Retreat mining was underway in the Starpoint No. 1 Mine on August 23 and 24, 1979. This operation involved excavating coal from a pillar located between the No. 3 entry and a caved-in area in the No. 2 entry.
By the evening of August 23, the split had advanced about 20 feet beyond the last row of roof bolts. Nevertheless, the newly exposed roof was not bolstered with additional roof bolts.
On the midnight shift of August 24, the split was lengthened further, with the newest sections of the split featuring a right fork and a left fork. While the split was being advanced, the operator's compartment of the continuous mining machine was moved about 15 feet beyond the last row of roof bolts - a violation of roof support regulations.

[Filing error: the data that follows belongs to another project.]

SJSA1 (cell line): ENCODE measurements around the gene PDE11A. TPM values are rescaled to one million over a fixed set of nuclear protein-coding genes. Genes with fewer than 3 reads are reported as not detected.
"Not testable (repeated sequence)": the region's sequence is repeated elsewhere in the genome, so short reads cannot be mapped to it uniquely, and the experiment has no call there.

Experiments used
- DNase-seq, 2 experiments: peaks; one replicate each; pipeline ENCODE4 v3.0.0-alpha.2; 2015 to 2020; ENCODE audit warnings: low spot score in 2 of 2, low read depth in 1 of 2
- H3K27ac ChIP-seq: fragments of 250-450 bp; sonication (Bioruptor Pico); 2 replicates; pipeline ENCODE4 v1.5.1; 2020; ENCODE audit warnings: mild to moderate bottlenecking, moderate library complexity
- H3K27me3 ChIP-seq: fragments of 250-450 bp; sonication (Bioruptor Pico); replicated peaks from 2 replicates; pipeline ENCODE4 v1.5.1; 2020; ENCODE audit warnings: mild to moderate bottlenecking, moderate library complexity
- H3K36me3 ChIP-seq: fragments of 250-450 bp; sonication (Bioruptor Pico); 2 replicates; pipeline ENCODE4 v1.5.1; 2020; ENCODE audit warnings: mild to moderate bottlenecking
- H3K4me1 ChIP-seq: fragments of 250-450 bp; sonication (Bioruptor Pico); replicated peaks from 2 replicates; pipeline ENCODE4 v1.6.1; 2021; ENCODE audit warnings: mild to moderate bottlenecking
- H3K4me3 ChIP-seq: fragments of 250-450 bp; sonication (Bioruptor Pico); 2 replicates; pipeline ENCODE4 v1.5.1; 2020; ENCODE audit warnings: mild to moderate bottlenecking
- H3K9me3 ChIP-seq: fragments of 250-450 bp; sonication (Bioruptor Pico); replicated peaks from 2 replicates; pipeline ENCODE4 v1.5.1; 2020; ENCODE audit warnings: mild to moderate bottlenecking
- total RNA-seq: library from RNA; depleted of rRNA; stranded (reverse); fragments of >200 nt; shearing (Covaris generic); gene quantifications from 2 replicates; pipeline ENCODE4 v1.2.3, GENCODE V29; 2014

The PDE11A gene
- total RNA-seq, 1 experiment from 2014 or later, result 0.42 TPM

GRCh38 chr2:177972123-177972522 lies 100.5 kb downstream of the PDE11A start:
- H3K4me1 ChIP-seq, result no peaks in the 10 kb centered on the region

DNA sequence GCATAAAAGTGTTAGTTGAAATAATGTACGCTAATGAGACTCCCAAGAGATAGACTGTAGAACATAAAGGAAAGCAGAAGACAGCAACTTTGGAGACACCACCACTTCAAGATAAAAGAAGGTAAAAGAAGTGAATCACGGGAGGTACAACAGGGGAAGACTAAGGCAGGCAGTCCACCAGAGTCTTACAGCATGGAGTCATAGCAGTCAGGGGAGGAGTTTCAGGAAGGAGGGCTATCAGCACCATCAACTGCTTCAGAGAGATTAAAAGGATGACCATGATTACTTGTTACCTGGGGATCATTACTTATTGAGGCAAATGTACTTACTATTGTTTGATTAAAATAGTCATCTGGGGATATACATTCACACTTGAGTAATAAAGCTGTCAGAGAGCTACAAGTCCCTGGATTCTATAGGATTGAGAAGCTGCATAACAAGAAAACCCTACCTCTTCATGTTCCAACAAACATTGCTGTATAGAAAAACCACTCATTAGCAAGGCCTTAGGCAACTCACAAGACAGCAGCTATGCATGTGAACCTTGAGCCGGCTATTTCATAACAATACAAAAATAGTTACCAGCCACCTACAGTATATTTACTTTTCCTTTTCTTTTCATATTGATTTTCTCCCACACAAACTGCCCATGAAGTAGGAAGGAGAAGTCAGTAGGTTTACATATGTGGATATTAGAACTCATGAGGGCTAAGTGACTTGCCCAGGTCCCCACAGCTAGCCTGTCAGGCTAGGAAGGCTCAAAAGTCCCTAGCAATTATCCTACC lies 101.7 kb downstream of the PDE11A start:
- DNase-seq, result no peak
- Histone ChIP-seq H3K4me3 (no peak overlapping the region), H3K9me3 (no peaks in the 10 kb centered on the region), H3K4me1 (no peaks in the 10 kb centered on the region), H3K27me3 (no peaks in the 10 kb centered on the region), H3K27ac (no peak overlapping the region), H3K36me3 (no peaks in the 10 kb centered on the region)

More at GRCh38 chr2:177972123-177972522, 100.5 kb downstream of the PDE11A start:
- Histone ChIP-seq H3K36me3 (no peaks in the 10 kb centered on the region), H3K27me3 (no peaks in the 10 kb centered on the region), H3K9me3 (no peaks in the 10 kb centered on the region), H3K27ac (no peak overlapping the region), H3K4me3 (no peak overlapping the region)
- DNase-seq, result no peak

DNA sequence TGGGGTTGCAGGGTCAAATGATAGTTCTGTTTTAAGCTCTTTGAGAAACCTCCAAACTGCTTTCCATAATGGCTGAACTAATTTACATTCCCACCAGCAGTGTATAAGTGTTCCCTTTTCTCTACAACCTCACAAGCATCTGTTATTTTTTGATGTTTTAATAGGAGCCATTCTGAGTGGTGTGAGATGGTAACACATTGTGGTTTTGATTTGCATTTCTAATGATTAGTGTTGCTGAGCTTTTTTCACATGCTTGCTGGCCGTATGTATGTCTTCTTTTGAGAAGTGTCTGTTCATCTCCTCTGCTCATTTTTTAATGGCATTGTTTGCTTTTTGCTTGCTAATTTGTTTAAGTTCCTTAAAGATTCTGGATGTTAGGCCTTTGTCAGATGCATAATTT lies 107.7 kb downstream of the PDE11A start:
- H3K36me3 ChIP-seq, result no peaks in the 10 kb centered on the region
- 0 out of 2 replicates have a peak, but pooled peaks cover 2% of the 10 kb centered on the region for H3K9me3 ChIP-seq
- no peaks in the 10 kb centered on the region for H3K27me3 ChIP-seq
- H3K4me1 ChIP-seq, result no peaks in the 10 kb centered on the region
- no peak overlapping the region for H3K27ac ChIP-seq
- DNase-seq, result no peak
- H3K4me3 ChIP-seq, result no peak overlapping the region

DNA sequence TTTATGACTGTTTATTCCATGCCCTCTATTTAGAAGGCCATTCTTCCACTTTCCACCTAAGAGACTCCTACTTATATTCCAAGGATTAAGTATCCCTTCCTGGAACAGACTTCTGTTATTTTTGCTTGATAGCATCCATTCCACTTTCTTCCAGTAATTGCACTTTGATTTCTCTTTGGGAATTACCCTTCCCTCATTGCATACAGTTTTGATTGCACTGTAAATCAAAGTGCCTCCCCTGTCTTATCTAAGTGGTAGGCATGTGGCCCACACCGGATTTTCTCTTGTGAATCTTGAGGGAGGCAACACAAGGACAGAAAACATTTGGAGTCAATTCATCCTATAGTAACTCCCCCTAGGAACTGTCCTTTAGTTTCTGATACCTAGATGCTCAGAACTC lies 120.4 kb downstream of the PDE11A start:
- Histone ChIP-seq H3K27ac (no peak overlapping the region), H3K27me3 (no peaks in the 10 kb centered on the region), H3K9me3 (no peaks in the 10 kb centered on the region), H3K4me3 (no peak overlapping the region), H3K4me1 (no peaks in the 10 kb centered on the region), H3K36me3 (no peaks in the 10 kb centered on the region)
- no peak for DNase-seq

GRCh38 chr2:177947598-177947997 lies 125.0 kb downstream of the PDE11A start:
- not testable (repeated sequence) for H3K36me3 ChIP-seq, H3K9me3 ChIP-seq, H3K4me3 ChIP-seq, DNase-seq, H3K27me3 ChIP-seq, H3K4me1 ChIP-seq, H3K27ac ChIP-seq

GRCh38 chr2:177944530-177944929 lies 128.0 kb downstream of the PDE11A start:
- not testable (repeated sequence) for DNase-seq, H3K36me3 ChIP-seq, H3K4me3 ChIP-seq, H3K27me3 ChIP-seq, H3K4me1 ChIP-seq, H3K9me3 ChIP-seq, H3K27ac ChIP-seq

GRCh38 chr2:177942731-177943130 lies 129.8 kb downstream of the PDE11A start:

By about 10:45 a.m. on August 24 the continuous mining machine had been returned to an area supported by roof bolts, and some timbers had been installed in the split. As additional timbers were being prepared for installation, a sudden roof fall occurred. The collapse killed four miners and seriously injured another.
MSHA investigators determined that the accident had been caused by violations of the roof control plan, including failure to follow the approved cut sequence, and faulty pillar recovery methods that produced excessive widths.
||Historical Summary of Mine Disasters in the United States, Volume II